By Naomi Clarke, PA Entertainment Reporter
Critics have praised Adele’s first new track in six years as a “heartfelt comeback”.
The 33-year-old released her latest single, Easy On Me, in the early hours of Friday morning.
The first track from her new album entitled 30, due for release on November 19, garnered three, four and five-star reviews from many UK publications.
— Adele (@Adele) October 14, 2021
Will Hodgkinson, chief rock and pop critic for The Times, gave the first single from her upcoming sixth album four stars out of a possible five.
He referenced the pop star’s recent interview with Vogue in which she said the song and album was her attempt at explaining her divorce from charity boss Simon Konecki to her eight-year-old son Angelo.
Hodgkinson added: “This is, word for word and note for note, exactly the kind of tear-jerking piano ballad she made her name with, and it is what her fans expect of her. It’s a good song that won’t change the world.”
The Guardian’s head rock and pop critic, Alexis Petridis, offered the track three stars and described it as “quintessential Adele: piano, romantic recrimination, and soaring vocal work”.
He added: “Unlike Someone Like You, it’s not the kind of Adele song built to stop the listener in their tracks, but, unlike the lesser moments of 25, nor is it the kind of Adele song that just goes in one ear and out the other.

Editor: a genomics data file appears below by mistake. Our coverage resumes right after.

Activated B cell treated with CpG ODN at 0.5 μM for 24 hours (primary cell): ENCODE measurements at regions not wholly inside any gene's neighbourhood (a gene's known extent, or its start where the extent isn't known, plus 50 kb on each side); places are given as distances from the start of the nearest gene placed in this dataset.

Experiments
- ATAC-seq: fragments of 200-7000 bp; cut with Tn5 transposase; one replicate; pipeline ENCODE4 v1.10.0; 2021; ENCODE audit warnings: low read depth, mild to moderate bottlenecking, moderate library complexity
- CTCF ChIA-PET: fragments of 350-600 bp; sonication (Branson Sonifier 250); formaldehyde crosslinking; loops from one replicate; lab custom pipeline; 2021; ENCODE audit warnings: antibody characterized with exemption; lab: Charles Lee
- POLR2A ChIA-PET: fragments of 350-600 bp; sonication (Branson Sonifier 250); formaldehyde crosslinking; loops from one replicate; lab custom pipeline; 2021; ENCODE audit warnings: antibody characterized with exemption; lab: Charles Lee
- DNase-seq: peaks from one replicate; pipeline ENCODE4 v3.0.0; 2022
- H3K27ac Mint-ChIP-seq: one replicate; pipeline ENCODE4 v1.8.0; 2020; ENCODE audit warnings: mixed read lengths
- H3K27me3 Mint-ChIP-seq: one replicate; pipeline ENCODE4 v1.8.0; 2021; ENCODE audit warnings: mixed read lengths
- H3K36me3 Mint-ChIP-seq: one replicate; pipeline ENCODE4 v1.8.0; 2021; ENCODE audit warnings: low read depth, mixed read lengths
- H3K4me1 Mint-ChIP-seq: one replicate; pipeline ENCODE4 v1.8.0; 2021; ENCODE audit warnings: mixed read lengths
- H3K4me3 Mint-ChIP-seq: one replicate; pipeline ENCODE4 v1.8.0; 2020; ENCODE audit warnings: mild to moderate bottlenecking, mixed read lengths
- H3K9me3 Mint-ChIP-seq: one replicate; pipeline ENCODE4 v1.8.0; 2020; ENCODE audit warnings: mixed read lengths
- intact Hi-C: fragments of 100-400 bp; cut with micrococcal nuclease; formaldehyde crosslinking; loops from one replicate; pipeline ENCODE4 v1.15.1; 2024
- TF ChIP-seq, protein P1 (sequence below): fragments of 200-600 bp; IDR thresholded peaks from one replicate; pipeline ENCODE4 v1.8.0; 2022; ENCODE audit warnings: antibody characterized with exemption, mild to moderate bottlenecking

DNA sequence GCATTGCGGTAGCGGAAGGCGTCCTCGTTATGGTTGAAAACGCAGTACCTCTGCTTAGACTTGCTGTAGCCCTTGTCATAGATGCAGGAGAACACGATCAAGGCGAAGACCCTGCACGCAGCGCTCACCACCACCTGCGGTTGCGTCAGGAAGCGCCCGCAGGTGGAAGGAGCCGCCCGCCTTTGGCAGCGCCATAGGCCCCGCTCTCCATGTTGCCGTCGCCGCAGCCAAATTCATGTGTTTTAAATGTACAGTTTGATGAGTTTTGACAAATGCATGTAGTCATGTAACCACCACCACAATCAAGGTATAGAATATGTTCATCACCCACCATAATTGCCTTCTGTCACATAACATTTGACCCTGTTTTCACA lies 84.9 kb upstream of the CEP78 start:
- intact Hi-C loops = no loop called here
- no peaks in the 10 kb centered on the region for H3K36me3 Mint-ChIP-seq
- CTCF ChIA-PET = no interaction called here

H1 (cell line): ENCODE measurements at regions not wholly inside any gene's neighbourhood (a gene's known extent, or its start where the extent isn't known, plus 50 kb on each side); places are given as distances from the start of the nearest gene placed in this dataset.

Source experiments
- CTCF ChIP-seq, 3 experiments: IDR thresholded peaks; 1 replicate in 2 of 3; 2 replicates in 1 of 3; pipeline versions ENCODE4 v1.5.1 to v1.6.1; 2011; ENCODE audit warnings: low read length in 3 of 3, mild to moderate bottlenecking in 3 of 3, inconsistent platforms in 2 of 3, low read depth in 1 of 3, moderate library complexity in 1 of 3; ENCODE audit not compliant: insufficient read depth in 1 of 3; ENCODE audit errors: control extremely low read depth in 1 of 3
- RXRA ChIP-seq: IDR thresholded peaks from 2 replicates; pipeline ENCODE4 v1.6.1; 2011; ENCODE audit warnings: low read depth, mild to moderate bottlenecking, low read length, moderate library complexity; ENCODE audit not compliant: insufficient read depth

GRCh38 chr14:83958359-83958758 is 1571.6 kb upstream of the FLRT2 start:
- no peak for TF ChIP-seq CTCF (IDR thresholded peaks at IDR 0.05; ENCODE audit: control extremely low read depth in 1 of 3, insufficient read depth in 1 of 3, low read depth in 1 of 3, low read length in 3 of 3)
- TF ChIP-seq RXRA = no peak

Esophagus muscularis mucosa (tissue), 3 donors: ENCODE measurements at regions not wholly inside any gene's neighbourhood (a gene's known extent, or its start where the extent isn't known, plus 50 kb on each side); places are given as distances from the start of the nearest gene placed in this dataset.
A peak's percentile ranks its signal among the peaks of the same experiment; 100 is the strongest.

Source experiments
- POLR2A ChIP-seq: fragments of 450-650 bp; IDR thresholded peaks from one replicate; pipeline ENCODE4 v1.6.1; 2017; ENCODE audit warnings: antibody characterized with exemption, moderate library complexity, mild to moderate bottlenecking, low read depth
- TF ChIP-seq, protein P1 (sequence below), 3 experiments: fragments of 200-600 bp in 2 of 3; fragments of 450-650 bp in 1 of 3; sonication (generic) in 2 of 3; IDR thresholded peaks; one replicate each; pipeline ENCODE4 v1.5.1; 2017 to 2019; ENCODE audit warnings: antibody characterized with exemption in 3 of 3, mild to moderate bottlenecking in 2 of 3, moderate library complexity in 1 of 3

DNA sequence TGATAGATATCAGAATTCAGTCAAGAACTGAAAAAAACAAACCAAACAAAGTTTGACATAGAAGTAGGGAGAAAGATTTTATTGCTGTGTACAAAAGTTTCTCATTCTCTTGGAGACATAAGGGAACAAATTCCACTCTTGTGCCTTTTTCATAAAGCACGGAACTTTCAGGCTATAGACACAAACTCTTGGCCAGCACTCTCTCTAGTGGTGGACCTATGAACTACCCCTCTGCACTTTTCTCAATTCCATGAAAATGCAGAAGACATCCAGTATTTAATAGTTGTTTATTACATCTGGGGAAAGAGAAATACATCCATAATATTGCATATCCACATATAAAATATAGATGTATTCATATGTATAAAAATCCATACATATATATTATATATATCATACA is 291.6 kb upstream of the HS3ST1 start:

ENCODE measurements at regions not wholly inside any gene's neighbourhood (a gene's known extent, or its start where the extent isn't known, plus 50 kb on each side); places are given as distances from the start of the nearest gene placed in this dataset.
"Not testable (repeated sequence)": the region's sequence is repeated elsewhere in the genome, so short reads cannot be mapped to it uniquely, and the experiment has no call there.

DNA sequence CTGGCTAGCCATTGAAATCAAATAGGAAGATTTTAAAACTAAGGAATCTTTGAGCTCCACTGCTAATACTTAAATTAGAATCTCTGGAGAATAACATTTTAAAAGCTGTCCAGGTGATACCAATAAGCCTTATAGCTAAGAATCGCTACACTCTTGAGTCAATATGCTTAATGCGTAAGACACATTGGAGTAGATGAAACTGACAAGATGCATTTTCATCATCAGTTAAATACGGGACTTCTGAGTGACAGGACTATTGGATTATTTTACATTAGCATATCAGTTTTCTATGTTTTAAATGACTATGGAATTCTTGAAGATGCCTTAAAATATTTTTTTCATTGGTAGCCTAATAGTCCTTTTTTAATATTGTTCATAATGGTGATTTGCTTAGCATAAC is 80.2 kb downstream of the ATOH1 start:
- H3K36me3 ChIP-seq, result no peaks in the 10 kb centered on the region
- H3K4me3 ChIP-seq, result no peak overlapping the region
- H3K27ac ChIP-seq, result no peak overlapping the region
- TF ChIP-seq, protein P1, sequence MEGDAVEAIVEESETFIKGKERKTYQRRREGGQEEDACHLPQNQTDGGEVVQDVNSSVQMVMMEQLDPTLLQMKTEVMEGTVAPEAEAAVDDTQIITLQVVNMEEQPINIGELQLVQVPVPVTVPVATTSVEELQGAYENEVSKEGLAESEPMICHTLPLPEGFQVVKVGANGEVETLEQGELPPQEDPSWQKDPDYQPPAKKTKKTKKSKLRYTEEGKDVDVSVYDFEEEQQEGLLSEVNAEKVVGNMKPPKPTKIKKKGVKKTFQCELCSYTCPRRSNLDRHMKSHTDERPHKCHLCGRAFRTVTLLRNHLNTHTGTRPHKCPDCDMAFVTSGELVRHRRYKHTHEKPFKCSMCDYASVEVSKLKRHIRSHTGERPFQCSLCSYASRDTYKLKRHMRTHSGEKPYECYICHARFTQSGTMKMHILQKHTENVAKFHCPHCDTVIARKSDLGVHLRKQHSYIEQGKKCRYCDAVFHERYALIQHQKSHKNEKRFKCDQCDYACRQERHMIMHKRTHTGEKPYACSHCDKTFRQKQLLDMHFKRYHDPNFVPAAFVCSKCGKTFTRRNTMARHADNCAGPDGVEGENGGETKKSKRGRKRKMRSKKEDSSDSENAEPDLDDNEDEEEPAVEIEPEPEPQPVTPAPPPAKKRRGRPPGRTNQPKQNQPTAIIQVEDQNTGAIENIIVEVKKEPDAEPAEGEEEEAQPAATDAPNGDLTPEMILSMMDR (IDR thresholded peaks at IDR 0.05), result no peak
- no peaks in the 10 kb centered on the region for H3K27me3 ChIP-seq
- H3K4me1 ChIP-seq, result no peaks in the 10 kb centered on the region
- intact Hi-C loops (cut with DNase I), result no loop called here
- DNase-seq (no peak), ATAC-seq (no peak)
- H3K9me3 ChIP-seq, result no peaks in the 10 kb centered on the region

“It’s reliably relatable business as usual, which – one suspects – is exactly what the millions of people who buy Adele’s albums want, especially at this particular juncture in history.”
30 - November 19 pic.twitter.com/vp6ornlda2
— Adele (@Adele) October 13, 2021
Neil McCormick, chief music critic at the Daily Telegraph, awarded it five stars, describing it as a “heartfelt comeback” and a “thing of beauty and wonder”.
He added: “I hope it utterly demolishes the world and reminds everyone listening that songs don’t need overloaded state-of-the-art production, ear-bashing hooks, trendy twists or gimmicky guest stars.
“They need heart and soul, flowing melodies and sincerely felt lyrics, and the kind of voice that can carry emotion and demand attention.”
Chris Willman, a music writer for Variety, felt the track was “ballsy in at least a couple of different ways”, one being that “it’s Adele and just a piano from beginning to end… and the faintest hint of rhythm if you squint into the ether”, he said.
Willman added that “secondly, it’s Adele taking responsibility — or at least sharing it” about the “downfall of a relationship”.
Jochan Embley from the Evening Standard also reviewed it with a top mark of five stars and reflected on how the world, the music industry and the singer are all different since she last released music six years ago.
Adding: “This is quintessential Adele — and thank goodness, because we’re probably all in need of a very good cry.”